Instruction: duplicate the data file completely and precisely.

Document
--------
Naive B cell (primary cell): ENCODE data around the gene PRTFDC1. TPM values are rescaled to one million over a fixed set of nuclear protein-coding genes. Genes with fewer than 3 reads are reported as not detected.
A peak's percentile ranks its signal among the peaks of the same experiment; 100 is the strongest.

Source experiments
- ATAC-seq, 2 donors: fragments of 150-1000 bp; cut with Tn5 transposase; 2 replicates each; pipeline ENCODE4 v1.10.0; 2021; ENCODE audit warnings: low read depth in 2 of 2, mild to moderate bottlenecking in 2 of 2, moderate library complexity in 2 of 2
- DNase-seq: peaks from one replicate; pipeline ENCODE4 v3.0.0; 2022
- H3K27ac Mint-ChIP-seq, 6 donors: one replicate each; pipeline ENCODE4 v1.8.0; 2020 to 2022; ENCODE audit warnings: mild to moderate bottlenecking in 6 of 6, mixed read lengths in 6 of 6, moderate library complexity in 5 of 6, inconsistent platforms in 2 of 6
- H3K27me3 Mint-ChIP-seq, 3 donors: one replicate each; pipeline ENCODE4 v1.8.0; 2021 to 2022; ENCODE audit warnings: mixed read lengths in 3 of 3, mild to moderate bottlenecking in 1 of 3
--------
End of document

Naive B cell (primary cell): ENCODE data around the gene PRTFDC1. TPM values are rescaled to one million over a fixed set of nuclear protein-coding genes. Genes with fewer than 3 reads are reported as not detected.
A peak's percentile ranks its signal among the peaks of the same experiment; 100 is the strongest.

Source experiments
- ATAC-seq, 2 donors: fragments of 150-1000 bp; cut with Tn5 transposase; 2 replicates each; pipeline ENCODE4 v1.10.0; 2021; ENCODE audit warnings: low read depth in 2 of 2, mild to moderate bottlenecking in 2 of 2, moderate library complexity in 2 of 2
- DNase-seq: peaks from one replicate; pipeline ENCODE4 v3.0.0; 2022
- H3K27ac Mint-ChIP-seq, 6 donors: one replicate each; pipeline ENCODE4 v1.8.0; 2020 to 2022; ENCODE audit warnings: mild to moderate bottlenecking in 6 of 6, mixed read lengths in 6 of 6, moderate library complexity in 5 of 6, inconsistent platforms in 2 of 6
- H3K27me3 Mint-ChIP-seq, 3 donors: one replicate each; pipeline ENCODE4 v1.8.0; 2021 to 2022; ENCODE audit warnings: mixed read lengths in 3 of 3, mild to moderate bottlenecking in 1 of 3